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State bird drives fall anglers 'looney'

Loons begin to migrate toward south and eastern coastal waters at the end of September. Those that hesitate in the process often feed aggressively in our local waters, sometimes accidentally taking an anglers offering. (Sarah Smith/Enterprise)

Minnesota's state bird, the loon, is beautiful, majestic, and sometimes annoying to anglers once fall arrives.

Yes, the bird that we admire, with its solid bones that allow it to dive but make it difficult to fly, legs positioned too close to its rear so it can't effectively walk on land and haunting call that reminds us all of warm summer days, sometimes becomes a pest once the leaves start to fall.

Yet in the loons' defense, it's not their fault.

You see, adult loons, come September, lose their handsome feathers and turn to mottled gray and white, similar to the beginning stages of adulthood for young of the year birds.

About the same time, loons begin their migration south, to Atlantic border waters.

However, a few stragglers remain in our northern waters a little longer than their migrating counterparts. Whether juvenile or adult, they all look like young birds with their gray plumage. And for some reason, they become more aggressive and less discerning when it comes to feeding habits.

Anglers often talk of fall loons that chase baits up to the boat, ignoring the presence of the vessel, line, or hook attached to live or artificial baits.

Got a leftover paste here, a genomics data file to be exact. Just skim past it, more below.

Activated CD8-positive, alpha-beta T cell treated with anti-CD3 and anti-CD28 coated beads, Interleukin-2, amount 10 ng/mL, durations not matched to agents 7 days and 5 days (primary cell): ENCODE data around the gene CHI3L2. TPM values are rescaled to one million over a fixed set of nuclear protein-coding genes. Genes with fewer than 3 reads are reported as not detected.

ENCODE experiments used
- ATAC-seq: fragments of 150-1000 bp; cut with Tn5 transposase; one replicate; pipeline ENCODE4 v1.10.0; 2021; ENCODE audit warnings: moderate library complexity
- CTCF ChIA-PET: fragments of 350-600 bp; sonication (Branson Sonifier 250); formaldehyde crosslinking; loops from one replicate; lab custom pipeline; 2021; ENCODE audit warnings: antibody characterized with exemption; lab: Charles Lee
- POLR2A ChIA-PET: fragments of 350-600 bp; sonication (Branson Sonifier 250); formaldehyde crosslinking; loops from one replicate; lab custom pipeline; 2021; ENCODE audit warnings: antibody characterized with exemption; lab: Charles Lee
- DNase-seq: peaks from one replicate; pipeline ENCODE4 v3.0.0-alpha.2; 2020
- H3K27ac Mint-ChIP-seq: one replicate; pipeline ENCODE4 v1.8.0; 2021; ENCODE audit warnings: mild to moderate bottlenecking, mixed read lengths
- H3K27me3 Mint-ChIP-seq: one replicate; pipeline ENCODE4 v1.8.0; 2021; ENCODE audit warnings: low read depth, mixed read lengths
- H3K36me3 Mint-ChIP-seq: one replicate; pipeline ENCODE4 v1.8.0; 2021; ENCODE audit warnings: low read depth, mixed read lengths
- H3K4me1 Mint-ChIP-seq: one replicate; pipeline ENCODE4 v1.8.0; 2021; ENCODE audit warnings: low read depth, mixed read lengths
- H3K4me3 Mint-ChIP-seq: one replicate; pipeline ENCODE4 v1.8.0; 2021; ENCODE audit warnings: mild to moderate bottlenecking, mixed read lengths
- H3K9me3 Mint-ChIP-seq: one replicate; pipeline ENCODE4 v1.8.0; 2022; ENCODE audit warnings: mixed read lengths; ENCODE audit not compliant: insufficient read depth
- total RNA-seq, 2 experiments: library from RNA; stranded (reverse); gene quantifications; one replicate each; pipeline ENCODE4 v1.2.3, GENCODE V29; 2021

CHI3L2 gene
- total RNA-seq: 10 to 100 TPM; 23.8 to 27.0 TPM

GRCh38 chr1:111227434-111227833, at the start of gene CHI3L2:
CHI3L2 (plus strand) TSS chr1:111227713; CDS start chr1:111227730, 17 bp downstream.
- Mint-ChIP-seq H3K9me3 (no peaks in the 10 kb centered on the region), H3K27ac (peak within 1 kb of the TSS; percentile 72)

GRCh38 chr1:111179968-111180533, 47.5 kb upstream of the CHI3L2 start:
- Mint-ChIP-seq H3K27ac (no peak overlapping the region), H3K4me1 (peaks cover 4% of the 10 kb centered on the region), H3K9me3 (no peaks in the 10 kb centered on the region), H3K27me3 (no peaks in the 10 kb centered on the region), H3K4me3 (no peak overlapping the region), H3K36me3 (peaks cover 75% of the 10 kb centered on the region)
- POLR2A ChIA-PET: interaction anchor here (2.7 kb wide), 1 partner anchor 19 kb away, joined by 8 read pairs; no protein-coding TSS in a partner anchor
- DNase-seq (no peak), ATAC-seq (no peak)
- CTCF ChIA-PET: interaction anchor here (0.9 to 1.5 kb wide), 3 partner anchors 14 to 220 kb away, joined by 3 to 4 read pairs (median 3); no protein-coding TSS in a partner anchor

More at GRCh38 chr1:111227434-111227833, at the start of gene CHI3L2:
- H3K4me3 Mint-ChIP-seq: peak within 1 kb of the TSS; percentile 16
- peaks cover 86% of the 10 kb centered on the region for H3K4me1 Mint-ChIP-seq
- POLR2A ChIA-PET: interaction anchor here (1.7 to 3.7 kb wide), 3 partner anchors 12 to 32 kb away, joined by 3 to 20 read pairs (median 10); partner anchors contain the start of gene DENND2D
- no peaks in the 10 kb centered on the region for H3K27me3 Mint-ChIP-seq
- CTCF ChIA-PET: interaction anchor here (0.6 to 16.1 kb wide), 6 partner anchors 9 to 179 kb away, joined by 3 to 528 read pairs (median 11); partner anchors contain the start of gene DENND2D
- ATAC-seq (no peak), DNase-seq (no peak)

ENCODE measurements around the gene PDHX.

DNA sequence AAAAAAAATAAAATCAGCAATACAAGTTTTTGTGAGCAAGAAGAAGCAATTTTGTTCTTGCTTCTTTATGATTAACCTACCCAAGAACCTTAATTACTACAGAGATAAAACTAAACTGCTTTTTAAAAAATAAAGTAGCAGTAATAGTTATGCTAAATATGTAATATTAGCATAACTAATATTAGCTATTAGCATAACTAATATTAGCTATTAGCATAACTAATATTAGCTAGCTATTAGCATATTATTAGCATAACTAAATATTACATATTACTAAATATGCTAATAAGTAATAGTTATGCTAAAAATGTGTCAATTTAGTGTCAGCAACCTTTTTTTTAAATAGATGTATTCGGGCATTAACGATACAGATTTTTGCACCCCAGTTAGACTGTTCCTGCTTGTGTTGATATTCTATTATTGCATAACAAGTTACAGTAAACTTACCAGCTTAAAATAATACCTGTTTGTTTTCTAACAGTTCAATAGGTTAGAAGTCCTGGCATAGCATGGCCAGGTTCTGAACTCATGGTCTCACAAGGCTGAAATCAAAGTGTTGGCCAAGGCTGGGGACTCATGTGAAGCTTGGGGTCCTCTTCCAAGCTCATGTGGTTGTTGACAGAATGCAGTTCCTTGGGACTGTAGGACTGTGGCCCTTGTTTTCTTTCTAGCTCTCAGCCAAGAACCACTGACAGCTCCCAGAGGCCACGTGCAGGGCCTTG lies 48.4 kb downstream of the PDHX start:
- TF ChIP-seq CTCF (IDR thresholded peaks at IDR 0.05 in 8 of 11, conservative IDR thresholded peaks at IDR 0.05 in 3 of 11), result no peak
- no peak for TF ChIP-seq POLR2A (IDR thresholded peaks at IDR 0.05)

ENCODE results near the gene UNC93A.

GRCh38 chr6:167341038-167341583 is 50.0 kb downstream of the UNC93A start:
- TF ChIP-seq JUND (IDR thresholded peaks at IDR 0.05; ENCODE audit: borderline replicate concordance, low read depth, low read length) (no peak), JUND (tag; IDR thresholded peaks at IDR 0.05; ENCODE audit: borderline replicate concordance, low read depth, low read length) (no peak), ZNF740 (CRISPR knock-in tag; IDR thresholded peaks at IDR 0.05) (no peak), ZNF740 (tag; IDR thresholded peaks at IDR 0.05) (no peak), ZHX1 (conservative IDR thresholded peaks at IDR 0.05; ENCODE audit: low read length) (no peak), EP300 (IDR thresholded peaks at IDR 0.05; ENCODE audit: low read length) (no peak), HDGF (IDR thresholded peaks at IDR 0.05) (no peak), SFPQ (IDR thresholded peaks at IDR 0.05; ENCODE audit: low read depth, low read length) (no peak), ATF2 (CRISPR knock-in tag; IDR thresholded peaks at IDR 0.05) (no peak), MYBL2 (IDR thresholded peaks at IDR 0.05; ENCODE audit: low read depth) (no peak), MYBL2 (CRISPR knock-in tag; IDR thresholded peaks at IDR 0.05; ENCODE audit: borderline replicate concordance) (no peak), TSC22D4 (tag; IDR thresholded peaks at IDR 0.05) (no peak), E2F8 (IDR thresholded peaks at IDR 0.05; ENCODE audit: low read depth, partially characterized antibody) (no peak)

Just last week a friend informed me that, while fishing for muskies, he had a loon chase his artificial lure through two full figure eights. For readers unfamiliar with the figure eight, it's a procedure where the angler retrieves a lure close to the boat, but submerges the rod tip into the water, 4-12 inches deep, and makes an oval shape or figure eight with the rod tip to tempt a following muskie to strike.

Unfortunately, during this time of year, loons will sometimes follow a bait as well.

Although muskie lures usually don't hook loons, walleye, pike and bass anglers realize the effectiveness of a live minnow during the fall season, which happens to be common loon's favorite fare.

A few falls ago my boat had an altercation with a loon. I was guiding three gentlemen who were looking for some walleye on Big Sand Lake. Our success was minimal, so we switched spots and switched techniques.

As soon as one angler's fledgling minnow hit the bottom in our new location, he proclaimed that he had a bite. "I knew we had to make a change to catch walleye," he said. As he tightened the line, a loon emerged, feisty as could be.

We battled the bird for several minutes, hoping to free the hook from its beak. But alas, the line broke, close to the hook. We felt terrible about the situation, but could not assist the loon.

However, the bird must have recovered quickly, because the next weekend it happened again, different clients, but the same lake, same spot, same course of events.

If you do happen to hook a loon, call the Park Rapids DNR Wildlife Office (732-8452) only if the bird is unable to dive or swim.

And you might want to start using nightcrawlers instead of minnows!